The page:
Ratepayers of the Bega Valley Shire can expect their rates to rise by 15 to 16 per cent in three years due to the compounding effect of the three special rate variations (rate increases) which are currently under consideration by the council. This means an average residential property valued at $185,000 paying rates and charges of $2702.51 today will in 2015-16 be up for $3112.86.
This critical piece of information was flushed out at a rates workshop organised by the council and held in Merimbula, on Wednesday evening February 20.
And it’s not only ratepayers who will feel the pinch but renters too as landlords push up rents to cover their bigger council bills.
It was also confirmed at the meeting that sewerage, water and the waste charges will all increase in line with the 3.4 per cent CPI increase for 2013-14. But it could be more if the council in April decides to whack a bit more on.
The poorly attended meeting of about 20 residents expressed strong objection to the proposed three rate increases to take effect from the start of the next financial year (July) and continue through to 2016. A show hands at the end of the meeting indicated two in favour, 14 against and four undecided.
The issue of the ability of ratepayers to afford what will be 10 years of consecutive rate hikes above the state determined rate cap, (which councils are not obliged to apply) dominated discussions. Ratepayers having to fund major infrastructure works for the airport was a clear irritant and council’s alleged poor work practices fixing road potholes got its usual airing.
Mayor Bill Taylor with input from other councillors, primarily Cr Michael Britten, and council staff put the case for the increases saying basically if the community wants improved roads, sportsfields, halls, and investment in “the slowly deteriorating” infrastructure assets the ratepayers will have to foot the bill. Even if the proposed 2 per cent variation for 2013-14 was to be deferred for a year the impact would be significant, with it costing the council $400,000 in asset depreciation and then forced into a catch up mode.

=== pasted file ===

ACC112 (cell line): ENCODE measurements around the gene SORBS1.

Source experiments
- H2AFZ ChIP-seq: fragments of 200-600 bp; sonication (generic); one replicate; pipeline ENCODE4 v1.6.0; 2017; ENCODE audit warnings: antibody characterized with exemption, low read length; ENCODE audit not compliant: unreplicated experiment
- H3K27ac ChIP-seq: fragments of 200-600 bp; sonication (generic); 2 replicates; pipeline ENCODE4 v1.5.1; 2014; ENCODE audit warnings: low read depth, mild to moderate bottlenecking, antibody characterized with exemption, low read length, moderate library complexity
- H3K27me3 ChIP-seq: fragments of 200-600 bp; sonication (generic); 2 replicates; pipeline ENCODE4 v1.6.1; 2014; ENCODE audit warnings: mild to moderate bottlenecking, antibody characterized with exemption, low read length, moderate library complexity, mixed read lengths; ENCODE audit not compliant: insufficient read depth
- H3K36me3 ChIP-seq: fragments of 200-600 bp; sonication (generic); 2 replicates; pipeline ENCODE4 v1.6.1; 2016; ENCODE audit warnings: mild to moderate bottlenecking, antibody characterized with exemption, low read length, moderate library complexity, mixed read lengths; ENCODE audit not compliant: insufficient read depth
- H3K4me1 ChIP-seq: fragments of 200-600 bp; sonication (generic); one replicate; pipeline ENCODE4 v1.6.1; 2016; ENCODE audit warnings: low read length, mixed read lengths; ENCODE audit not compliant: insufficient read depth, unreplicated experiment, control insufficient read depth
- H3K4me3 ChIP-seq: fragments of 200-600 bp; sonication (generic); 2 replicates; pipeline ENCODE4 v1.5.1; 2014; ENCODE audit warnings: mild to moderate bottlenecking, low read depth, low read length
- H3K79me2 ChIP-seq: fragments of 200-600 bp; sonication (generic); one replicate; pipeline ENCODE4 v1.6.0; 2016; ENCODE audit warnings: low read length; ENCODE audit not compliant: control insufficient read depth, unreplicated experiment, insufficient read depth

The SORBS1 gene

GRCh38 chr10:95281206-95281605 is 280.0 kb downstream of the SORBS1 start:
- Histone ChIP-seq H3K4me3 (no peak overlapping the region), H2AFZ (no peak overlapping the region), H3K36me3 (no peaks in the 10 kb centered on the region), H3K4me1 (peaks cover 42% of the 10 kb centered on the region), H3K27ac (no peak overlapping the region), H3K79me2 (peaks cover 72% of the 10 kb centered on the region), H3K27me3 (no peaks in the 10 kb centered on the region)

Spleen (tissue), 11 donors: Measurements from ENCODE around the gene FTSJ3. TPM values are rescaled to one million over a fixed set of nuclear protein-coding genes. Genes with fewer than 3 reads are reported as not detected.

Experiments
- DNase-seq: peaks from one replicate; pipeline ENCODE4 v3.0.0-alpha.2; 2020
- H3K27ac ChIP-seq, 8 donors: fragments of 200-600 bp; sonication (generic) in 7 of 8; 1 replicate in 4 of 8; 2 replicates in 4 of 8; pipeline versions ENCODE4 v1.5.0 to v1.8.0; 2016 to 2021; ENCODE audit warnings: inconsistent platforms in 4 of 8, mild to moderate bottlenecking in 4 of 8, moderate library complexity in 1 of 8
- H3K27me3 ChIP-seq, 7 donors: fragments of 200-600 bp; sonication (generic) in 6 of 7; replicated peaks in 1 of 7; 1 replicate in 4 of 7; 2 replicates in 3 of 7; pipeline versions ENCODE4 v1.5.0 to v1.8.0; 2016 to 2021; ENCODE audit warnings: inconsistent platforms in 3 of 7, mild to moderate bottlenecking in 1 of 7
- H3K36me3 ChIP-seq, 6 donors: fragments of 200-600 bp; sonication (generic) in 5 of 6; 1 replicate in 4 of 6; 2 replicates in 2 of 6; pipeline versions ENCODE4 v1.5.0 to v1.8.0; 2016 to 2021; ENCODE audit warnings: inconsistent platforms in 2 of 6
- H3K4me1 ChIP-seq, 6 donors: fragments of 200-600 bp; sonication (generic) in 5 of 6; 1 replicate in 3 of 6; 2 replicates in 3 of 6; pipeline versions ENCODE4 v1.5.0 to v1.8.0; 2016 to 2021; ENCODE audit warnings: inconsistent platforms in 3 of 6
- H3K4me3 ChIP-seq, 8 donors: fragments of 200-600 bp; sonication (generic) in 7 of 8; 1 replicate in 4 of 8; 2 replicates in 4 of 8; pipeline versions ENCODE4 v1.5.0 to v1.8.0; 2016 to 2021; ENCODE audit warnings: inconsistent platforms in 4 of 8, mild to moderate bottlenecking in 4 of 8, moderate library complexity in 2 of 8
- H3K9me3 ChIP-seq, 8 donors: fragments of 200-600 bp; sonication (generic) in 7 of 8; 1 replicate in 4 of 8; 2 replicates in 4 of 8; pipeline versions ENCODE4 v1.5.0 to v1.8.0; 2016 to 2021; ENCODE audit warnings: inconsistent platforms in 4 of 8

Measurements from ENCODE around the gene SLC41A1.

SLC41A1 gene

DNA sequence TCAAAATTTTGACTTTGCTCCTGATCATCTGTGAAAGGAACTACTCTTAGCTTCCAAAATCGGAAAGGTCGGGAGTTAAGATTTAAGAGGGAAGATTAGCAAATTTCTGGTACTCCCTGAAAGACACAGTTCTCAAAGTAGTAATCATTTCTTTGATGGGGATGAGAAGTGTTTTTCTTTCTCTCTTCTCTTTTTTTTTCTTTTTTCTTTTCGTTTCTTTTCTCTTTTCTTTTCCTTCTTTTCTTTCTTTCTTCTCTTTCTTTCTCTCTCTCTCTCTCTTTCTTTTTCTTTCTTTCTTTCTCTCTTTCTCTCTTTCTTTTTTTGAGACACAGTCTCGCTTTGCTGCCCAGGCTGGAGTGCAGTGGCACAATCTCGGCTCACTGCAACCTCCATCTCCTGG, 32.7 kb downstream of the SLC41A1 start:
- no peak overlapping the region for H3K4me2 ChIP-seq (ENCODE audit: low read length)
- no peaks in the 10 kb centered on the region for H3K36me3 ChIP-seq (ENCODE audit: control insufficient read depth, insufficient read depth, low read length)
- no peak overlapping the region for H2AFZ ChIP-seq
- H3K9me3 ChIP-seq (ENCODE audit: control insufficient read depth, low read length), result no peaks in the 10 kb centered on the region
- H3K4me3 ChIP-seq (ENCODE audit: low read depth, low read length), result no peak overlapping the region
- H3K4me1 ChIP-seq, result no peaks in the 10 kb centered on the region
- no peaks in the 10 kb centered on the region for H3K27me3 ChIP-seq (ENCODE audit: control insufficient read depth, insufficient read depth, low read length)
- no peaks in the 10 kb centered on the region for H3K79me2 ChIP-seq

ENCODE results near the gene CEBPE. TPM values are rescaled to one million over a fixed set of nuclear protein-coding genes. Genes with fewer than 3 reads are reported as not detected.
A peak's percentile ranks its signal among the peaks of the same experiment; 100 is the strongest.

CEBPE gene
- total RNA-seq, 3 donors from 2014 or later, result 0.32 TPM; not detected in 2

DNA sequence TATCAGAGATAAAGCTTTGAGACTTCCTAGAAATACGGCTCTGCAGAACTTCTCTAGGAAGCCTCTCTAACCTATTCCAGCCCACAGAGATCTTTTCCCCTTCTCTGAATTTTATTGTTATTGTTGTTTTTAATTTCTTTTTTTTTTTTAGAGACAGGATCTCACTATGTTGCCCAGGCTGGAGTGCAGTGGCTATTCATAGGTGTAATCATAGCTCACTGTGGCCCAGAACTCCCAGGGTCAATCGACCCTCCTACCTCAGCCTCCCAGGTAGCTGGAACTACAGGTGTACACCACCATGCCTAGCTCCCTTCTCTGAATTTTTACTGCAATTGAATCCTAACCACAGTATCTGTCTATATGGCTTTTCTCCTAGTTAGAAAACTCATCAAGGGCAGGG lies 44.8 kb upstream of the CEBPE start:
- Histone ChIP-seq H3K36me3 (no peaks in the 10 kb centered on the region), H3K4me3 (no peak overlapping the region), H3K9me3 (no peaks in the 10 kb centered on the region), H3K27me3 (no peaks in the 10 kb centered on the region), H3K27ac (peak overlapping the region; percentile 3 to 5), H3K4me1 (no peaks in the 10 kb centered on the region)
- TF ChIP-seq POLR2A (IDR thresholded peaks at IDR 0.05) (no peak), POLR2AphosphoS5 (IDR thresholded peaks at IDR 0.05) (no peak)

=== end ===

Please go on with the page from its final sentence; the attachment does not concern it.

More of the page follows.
Cr Taylor repeatedly said: “They are your assets; they belong to you the ratepayer.”
For the most part he deftly fielded the questions and when unsure of the answers lobbed the question to either another councillor or a council staff member.
Merimbula business man Peter Barron got things off to a cracking start.
“You cost me eight to 10 per cent of my income a week for council services. “We can’t afford it; the people can’t afford it – back off.”
Cr Taylor said: “Yes but we must maintain the infrastructure; we are asking residents to give it the nod. We are trying to take the prudent approach. We are very conscious that the income levels in the shire are below the state average. We are very conscious of that.”
(According to the 2011 ABS Census the average annual income in the Bega Valley Shire is $44,096 compared with the national average full time wage for 2013 of $72,592. Source: Fairfax Media.
Cr Britten said: “We have a long term financial plan that starts now as to how we can get the money to upgrade the assets for the future. The whole purpose of this rate variation is number one (the 2013-14 special rate variation) for collector roads so that in a period of time they get to a standard where they won’t pothole. But if you don’t put the money up you won’t get that.”
Mr Barron said: “If you can’t afford it – you shouldn’t do it. The ratepayers can’t afford it. My rates cost me $80 a week. Electricity takes another 10 per cent of my income. Those two factors are the highest items in my weekly budget. This is the practicality of the situation. You are a government body and people cannot afford it. You just don’t get it.”
He asked the councillors present if they thought it was fair that the rates took 8-10 per cent of his income.
“It is a simple question. What is your answer?”
“If it maintains the infrastructure we have to live with, the answer is yes,” Cr Britten said.
“I want an answer, do you think 10 per cent is a fair outgoing for a ratepayer?” Mr Barron asked to the applause of the attendees.
Cr Taylor said it wasn’t a fair question without Mr Barron providing additional personal information.